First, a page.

That’s the age range when kids can still re-enroll in high school, according to CPS. When Emanuel took office in 2011, CPS ran the numbers to find out exactly how many students had dropped off the attendance rolls before graduating, but were between 13 and 21. The number was close to 60,000.

During his first 100 days in office, Emanuel’s directive was clear: find those kids and get them back to class.

A systematic approach

Molly Burke is leading the district’s Student Outreach and Re-Engagement program, or SOAR.

“This is the first program we have where we’ve gotten a list of all the dropouts and proactively gone after them,” Burke says, echoing what her predecessor told WBEZ in 2011.

The effort pulls data from the district’s student records system to identify kids who have left school before graduating in the last few years.
“Throughout the summer, they had a list that were all the students that dropped last year and the year before,” Burke explains. “So we went after those students who weren’t active at the end of last school year. And now that school starts, they start to get the list of the kids that have dropped or who did not arrive.”

District officials formally announced the SOAR program last year and with it, three official re-enrollment centers were opened. Sean Smith oversees the SOAR centers, located in Little Village, Roseland and Garfield Park.

So far, 1,700 students have come through the SOAR centers and 130 have already gotten their high school diplomas. Smith says they want to enroll an additional 3,000 this year.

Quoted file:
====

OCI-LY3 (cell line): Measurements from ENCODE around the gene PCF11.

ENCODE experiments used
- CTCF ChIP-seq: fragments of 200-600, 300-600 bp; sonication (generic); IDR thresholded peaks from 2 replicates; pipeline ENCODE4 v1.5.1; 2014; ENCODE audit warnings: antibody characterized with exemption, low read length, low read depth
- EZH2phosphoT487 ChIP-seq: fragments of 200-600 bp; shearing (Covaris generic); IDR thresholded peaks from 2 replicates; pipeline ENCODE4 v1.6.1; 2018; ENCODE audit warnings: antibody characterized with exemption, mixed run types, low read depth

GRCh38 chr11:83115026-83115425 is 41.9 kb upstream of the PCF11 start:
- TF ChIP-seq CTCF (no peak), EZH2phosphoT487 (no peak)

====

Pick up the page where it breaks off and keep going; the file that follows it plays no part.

“That’s a large goal for our team,” he admits, noting that each staff member would be bringing in 15 new students every week. At each center, there are five re-engagement specialists that basically do what Prologue has been doing, only with names, addresses and phone numbers from downtown.

After a student decides to re-enroll, they go through a two-week program at a SOAR center that helps them set goals and choose a school.

Getting the diploma

Most of the students re-enrolling won’t go back to a traditional high school. For one, many dropouts would age out of eligibility before they could feasibly earn enough credits to graduate. And Smith says putting teens back in an environment that already didn’t work for them, usually doesn’t make sense.

But students may not be going to one of the city’s longstanding alternative schools, like Winnie Mandela, either.

That’s because CPS recently expanded the number of alternative programs available to students, including many online schools and several run by for-profit companies.